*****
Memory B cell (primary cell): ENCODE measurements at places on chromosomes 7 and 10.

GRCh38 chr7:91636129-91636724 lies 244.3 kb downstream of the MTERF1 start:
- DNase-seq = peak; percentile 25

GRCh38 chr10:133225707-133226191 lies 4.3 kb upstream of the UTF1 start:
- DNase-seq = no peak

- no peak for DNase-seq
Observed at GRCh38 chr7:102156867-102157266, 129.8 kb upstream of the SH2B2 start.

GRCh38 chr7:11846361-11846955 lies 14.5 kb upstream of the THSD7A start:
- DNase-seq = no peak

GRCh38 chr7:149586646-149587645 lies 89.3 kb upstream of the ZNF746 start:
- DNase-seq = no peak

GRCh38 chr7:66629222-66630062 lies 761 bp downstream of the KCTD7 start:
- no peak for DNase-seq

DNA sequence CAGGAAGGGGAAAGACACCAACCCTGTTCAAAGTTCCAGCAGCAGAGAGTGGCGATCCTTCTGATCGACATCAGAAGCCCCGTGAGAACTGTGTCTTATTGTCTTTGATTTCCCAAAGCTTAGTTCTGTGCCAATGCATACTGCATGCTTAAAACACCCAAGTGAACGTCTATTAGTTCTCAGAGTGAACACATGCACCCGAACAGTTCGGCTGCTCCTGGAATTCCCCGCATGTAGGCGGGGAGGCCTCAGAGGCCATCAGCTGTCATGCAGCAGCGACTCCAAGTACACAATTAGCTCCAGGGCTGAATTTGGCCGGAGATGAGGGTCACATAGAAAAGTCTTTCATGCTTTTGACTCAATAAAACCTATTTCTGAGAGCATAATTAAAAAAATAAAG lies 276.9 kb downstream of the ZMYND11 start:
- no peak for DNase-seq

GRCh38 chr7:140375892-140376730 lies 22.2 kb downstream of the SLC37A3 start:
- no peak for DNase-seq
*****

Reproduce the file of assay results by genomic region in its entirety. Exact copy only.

Memory B cell (primary cell): ENCODE measurements at places on chromosomes 7 and 10.

GRCh38 chr7:91636129-91636724 lies 244.3 kb downstream of the MTERF1 start:
- DNase-seq = peak; percentile 25

GRCh38 chr10:133225707-133226191 lies 4.3 kb upstream of the UTF1 start:
- DNase-seq = no peak

- no peak for DNase-seq
Observed at GRCh38 chr7:102156867-102157266, 129.8 kb upstream of the SH2B2 start.

GRCh38 chr7:11846361-11846955 lies 14.5 kb upstream of the THSD7A start:
- DNase-seq = no peak

GRCh38 chr7:149586646-149587645 lies 89.3 kb upstream of the ZNF746 start:
- DNase-seq = no peak

GRCh38 chr7:66629222-66630062 lies 761 bp downstream of the KCTD7 start:
- no peak for DNase-seq

DNA sequence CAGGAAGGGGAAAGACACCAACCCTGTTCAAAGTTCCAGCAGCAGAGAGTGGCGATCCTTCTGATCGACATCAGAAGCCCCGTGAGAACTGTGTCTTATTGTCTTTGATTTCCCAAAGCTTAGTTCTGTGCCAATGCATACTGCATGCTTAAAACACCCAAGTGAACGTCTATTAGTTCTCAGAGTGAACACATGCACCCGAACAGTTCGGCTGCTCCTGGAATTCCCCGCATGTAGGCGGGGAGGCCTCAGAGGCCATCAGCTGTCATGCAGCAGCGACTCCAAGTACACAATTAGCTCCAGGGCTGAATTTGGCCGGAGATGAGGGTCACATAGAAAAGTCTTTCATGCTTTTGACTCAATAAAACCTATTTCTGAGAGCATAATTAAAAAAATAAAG lies 276.9 kb downstream of the ZMYND11 start:
- no peak for DNase-seq

GRCh38 chr7:140375892-140376730 lies 22.2 kb downstream of the SLC37A3 start:
- no peak for DNase-seq